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Arrays of Procedures and Functions


Tips on using arrays of procedures, and arrays of functions. Arrays of procedures and functions may seem bizarre to you. But they do come useful in some very important situations in advanced software programming. One area where they can be used is plug-in based software. Imagine that you have to import 40 different initialization procedures for 40 different plug-ins that are going to be loaded on the fly. Using setlength, you don't even have to know ahead of time that you have 40 different plug-ins in your /program/extras/plugin/ directory.

If each of your 40 plug-ins have all the same style of initilization procedures, each procedure is going to have the same syntax. So using an array of the procedure offers you access to the same style of procedures, but each procedure internal code being a bit different. Each plug in may have his own inititialization procedure.. not all plug in's want to fire off the same initialization code.


The real power of array's of functions and procedures are the fact that:
 -you can access them all at once in a loop
 -you can keep track of how many procedures by finding the length of your array
 -you can dynamically import or create more functions by using setlength, without 
  worrying about any limits. You couldn't do this with fixed single procedures.
 -if using arrays of procedures/functions in a plug-in system, no multiple calls to 
  GetProcAddress (GetProcAddr) are required to address similar functions in different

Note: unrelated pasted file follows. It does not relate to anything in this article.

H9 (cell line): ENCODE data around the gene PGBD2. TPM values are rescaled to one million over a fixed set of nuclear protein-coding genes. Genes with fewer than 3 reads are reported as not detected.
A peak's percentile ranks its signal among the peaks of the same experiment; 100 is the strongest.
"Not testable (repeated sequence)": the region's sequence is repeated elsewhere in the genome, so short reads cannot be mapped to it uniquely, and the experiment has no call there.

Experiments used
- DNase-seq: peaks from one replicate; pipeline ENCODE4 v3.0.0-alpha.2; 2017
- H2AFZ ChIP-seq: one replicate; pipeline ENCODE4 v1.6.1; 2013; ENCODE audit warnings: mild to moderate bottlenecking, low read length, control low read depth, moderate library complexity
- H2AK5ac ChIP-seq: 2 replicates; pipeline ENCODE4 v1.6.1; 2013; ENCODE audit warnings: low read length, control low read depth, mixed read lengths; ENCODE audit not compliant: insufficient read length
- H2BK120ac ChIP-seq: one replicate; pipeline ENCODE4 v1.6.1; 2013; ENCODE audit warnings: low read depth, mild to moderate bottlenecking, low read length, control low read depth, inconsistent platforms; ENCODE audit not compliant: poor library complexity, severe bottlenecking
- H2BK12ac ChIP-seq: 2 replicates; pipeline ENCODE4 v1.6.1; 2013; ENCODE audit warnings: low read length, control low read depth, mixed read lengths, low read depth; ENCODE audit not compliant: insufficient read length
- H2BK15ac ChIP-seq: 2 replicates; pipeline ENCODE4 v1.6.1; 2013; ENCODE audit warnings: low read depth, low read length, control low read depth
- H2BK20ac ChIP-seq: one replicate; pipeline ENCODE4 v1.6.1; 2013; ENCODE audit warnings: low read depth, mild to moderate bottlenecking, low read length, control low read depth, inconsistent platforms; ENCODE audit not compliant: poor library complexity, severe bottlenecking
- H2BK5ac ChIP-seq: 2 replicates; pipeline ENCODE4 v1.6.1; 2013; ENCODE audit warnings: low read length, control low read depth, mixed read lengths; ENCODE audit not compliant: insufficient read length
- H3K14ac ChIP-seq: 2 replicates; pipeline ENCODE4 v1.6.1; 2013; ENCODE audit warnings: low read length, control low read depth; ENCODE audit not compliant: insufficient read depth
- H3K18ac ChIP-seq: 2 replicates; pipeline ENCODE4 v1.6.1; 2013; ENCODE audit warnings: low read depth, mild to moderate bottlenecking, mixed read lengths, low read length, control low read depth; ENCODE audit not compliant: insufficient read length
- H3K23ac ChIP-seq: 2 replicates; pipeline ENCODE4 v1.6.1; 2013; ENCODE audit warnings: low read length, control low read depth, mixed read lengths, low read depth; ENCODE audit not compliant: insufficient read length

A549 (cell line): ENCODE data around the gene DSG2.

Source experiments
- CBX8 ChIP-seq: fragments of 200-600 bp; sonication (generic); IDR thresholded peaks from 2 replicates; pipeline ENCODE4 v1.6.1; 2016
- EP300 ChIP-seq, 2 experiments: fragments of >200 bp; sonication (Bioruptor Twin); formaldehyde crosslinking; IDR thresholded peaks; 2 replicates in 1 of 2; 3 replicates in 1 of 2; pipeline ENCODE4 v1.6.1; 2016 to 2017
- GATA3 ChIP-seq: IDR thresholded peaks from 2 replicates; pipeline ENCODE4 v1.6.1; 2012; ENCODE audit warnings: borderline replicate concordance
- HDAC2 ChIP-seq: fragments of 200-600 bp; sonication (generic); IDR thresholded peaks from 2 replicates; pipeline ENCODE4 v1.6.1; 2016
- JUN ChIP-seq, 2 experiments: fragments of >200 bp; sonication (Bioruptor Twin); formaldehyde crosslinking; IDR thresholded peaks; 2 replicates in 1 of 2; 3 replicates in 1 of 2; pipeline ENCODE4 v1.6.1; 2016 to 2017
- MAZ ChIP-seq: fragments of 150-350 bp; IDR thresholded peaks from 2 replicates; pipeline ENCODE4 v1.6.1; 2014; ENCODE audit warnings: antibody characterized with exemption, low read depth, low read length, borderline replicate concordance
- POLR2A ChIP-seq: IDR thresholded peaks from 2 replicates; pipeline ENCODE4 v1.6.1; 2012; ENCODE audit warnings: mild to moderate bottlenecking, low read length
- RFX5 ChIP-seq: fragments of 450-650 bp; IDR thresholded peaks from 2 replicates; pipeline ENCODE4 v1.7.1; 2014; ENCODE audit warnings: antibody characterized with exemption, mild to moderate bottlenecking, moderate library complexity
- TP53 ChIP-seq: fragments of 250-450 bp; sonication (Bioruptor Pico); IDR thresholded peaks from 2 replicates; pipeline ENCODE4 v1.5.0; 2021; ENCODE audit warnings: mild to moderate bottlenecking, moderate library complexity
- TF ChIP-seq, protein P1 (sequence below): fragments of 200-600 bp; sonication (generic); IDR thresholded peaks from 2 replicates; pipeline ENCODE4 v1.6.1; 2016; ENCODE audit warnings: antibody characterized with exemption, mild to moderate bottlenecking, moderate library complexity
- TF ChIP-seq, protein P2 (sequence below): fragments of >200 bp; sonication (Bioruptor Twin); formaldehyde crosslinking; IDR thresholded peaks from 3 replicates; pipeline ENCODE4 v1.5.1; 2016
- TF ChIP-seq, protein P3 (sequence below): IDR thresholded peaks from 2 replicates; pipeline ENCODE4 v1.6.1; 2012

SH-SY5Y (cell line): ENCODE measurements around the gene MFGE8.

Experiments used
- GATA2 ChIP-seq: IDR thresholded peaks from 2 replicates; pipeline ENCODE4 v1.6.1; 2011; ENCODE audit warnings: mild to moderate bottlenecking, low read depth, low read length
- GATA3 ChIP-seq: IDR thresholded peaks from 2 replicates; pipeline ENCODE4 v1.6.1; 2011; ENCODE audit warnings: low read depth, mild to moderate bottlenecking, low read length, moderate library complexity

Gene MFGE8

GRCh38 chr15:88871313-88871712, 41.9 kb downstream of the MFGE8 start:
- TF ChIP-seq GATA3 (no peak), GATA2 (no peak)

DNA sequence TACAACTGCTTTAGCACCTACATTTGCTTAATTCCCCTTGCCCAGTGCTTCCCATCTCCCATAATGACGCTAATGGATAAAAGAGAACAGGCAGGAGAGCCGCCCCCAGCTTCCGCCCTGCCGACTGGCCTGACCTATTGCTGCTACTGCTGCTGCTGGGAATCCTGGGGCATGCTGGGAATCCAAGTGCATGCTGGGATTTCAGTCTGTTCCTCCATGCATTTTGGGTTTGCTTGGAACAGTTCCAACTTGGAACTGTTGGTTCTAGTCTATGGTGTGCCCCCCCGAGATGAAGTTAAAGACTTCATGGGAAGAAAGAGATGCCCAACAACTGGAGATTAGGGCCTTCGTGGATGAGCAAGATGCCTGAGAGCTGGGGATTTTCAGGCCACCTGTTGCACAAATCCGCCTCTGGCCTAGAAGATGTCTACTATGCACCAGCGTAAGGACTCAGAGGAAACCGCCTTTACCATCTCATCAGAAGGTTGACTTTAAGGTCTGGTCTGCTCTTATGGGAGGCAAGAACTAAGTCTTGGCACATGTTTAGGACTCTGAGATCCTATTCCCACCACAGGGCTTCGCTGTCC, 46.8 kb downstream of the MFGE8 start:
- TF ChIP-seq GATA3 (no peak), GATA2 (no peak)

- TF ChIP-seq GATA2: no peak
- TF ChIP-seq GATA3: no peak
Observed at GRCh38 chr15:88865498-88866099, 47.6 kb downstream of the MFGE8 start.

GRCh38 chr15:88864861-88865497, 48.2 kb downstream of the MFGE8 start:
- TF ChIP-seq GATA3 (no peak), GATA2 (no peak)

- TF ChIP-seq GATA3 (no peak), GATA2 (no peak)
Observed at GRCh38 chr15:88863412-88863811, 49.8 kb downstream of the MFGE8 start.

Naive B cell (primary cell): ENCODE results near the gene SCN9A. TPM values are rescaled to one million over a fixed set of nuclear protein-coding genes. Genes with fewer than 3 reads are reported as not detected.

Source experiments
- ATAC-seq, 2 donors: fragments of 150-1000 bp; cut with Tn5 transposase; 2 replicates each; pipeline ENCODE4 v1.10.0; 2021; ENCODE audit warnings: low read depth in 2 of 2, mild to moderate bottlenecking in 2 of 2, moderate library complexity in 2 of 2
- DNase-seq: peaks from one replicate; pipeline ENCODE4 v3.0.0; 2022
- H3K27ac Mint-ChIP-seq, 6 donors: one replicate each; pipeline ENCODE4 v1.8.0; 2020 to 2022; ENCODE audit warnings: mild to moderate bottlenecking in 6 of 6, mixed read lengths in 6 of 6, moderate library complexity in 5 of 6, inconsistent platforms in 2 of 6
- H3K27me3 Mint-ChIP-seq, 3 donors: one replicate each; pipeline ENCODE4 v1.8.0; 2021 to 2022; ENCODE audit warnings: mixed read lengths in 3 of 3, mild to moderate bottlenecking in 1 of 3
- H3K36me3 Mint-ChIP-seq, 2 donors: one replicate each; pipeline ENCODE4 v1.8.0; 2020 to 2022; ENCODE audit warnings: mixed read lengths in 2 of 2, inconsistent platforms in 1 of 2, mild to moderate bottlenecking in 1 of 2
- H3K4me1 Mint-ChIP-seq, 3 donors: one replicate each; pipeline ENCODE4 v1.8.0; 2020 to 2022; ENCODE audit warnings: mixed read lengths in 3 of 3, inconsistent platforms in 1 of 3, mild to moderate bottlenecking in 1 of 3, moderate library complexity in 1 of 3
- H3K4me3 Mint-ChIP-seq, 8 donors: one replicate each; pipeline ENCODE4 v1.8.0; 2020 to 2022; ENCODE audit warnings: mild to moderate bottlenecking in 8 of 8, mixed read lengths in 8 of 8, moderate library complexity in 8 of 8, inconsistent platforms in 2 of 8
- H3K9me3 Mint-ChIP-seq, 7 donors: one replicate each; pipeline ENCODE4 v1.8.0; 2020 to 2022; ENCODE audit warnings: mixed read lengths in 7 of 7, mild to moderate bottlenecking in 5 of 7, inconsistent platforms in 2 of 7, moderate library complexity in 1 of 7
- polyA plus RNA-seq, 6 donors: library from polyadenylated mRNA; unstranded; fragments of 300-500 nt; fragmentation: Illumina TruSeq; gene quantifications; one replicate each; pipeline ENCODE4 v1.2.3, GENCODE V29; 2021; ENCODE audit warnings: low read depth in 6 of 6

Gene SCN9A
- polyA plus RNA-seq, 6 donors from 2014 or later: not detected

dynamic link libraries. Just grab all the imported procedures into an array of 
   procedures. Importing similar functions from different DLL's means you must use 
   procaddress excessively.
Knowing that you can have an array of procedures or functions is useful - but you may not immediatly see the need for them.
Here is how you access and fire off a procedure that is held in an array:

type
  TMyProc = procedure(s: string);
var
  MyProcArray: array of TMyProc;

begin
  setlength(MyProcArray,2);
  MyProcArray[0]('testing');
  MyProcArray[1]('test');
end;

OR

type
  TMyProc = procedure(s: string);
var
  MyProcArray: array [0..1] of TMyProc;

begin
  MyProcArray[0]('testing');
  MyProcArray[1]('test');
end;

OR
if you are loading a bunch of functions from a library (DLL or SO)

type
  TMyProc = procedure(s: string);stdcall;
var
  MyProcArray: array of TMyProc;
  MyLibHandle: THandle;
begin
  MyLibHandle:= LoadLibrary('MyLib.dll'); //or MyLib.so
  setlength(MyProcArray,2);
  MyProcArray[0]('testing'); //launches procedure stored in array
  MyProcArray[1]('test');    
end;

Interesting syntax? Definitely.. but it works just as you thought it would.


This below may cause access violation in freepascal:
type
  TMyProc = procedure(s: string);stdcall;
var
  MyProcArray: array of TMyProc;
  MyLibHandle: THandle;
begin
  MyLibHandle:= LoadLibrary('MyLib.dll'); //or MyLib.so
  setlength(MyProcArray,2);
  MyProcArray[0]('testing'); //this causes run time error on program closing 
  MyProcArray[1]('test');  //this causes access violation
  FreeLibrary(MyLibHandle);  
end;

(Bug reported in July 2005, may be fixed soon)

Subject: Array of procedure, Array of function, array of procedures, array of functions, multiple procedures, multiple functions.

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